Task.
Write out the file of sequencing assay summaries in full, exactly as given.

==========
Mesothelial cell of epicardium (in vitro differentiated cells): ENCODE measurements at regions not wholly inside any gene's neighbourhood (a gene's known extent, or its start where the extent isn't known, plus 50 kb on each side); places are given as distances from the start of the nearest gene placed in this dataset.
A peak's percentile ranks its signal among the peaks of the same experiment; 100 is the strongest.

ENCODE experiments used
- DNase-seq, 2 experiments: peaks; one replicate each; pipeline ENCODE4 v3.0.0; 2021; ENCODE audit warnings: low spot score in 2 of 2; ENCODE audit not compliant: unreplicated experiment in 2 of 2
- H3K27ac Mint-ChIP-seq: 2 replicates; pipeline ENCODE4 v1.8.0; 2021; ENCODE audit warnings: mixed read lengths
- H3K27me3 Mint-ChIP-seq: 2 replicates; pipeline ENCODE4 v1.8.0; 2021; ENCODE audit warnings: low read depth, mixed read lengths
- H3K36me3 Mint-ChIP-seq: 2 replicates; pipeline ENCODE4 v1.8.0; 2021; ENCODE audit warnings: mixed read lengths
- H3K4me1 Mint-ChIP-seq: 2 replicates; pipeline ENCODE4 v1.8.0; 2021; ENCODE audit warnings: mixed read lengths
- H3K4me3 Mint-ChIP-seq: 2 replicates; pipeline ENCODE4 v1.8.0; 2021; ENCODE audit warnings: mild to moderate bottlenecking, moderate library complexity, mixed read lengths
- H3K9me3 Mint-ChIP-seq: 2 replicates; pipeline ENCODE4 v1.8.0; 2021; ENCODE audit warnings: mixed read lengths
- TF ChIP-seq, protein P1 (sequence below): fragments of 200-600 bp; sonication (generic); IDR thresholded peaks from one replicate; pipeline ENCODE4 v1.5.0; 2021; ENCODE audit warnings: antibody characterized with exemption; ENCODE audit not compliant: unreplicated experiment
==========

Mesothelial cell of epicardium (in vitro differentiated cells): ENCODE measurements at regions not wholly inside any gene's neighbourhood (a gene's known extent, or its start where the extent isn't known, plus 50 kb on each side); places are given as distances from the start of the nearest gene placed in this dataset.
A peak's percentile ranks its signal among the peaks of the same experiment; 100 is the strongest.

ENCODE experiments used
- DNase-seq, 2 experiments: peaks; one replicate each; pipeline ENCODE4 v3.0.0; 2021; ENCODE audit warnings: low spot score in 2 of 2; ENCODE audit not compliant: unreplicated experiment in 2 of 2
- H3K27ac Mint-ChIP-seq: 2 replicates; pipeline ENCODE4 v1.8.0; 2021; ENCODE audit warnings: mixed read lengths
- H3K27me3 Mint-ChIP-seq: 2 replicates; pipeline ENCODE4 v1.8.0; 2021; ENCODE audit warnings: low read depth, mixed read lengths
- H3K36me3 Mint-ChIP-seq: 2 replicates; pipeline ENCODE4 v1.8.0; 2021; ENCODE audit warnings: mixed read lengths
- H3K4me1 Mint-ChIP-seq: 2 replicates; pipeline ENCODE4 v1.8.0; 2021; ENCODE audit warnings: mixed read lengths
- H3K4me3 Mint-ChIP-seq: 2 replicates; pipeline ENCODE4 v1.8.0; 2021; ENCODE audit warnings: mild to moderate bottlenecking, moderate library complexity, mixed read lengths
- H3K9me3 Mint-ChIP-seq: 2 replicates; pipeline ENCODE4 v1.8.0; 2021; ENCODE audit warnings: mixed read lengths
- TF ChIP-seq, protein P1 (sequence below): fragments of 200-600 bp; sonication (generic); IDR thresholded peaks from one replicate; pipeline ENCODE4 v1.5.0; 2021; ENCODE audit warnings: antibody characterized with exemption; ENCODE audit not compliant: unreplicated experiment